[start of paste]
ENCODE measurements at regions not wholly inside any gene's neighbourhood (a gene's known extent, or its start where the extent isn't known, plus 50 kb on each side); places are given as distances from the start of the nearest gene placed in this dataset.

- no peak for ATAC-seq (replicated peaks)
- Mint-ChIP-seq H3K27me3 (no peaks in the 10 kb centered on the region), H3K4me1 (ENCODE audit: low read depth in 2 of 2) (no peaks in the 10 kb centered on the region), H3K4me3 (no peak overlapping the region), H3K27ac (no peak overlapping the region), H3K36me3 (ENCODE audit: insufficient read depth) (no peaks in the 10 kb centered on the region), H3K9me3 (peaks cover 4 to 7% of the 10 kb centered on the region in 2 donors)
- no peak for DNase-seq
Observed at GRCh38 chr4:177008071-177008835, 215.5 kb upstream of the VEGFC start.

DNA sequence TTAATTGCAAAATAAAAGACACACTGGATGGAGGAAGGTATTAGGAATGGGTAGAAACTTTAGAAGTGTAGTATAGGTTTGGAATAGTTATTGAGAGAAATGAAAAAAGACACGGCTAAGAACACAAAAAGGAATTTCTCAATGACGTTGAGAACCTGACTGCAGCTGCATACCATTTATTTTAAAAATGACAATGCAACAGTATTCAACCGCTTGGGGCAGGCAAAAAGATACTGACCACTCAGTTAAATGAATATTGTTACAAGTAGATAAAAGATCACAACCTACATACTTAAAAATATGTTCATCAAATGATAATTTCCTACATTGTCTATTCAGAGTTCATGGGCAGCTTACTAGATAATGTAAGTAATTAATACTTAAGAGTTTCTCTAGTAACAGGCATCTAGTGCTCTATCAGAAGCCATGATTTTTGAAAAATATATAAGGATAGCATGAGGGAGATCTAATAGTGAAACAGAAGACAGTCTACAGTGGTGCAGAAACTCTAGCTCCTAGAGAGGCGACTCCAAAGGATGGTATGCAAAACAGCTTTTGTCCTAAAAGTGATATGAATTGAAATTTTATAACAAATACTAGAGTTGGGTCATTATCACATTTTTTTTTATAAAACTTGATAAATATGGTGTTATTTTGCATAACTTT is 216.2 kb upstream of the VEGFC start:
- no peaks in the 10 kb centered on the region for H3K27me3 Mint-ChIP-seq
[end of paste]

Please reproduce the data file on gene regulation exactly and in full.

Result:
ENCODE measurements at regions not wholly inside any gene's neighbourhood (a gene's known extent, or its start where the extent isn't known, plus 50 kb on each side); places are given as distances from the start of the nearest gene placed in this dataset.

- no peak for ATAC-seq (replicated peaks)
- Mint-ChIP-seq H3K27me3 (no peaks in the 10 kb centered on the region), H3K4me1 (ENCODE audit: low read depth in 2 of 2) (no peaks in the 10 kb centered on the region), H3K4me3 (no peak overlapping the region), H3K27ac (no peak overlapping the region), H3K36me3 (ENCODE audit: insufficient read depth) (no peaks in the 10 kb centered on the region), H3K9me3 (peaks cover 4 to 7% of the 10 kb centered on the region in 2 donors)
- no peak for DNase-seq
Observed at GRCh38 chr4:177008071-177008835, 215.5 kb upstream of the VEGFC start.

DNA sequence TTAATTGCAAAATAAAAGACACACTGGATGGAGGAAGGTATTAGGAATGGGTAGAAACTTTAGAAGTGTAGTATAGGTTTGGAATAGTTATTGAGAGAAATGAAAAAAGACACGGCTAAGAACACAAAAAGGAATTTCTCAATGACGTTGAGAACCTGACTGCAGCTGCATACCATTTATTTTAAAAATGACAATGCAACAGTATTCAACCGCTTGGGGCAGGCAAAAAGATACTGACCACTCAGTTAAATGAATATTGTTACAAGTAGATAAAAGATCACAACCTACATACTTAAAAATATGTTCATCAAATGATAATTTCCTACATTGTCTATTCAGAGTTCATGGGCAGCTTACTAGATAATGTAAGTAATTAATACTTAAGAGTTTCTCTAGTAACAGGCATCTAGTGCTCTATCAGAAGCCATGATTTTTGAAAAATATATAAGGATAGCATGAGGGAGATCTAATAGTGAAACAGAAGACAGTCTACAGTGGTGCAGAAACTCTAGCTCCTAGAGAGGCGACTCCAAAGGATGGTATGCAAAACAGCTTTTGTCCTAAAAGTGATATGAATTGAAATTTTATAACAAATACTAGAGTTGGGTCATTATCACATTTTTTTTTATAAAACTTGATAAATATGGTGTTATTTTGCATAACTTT is 216.2 kb upstream of the VEGFC start:
- no peaks in the 10 kb centered on the region for H3K27me3 Mint-ChIP-seq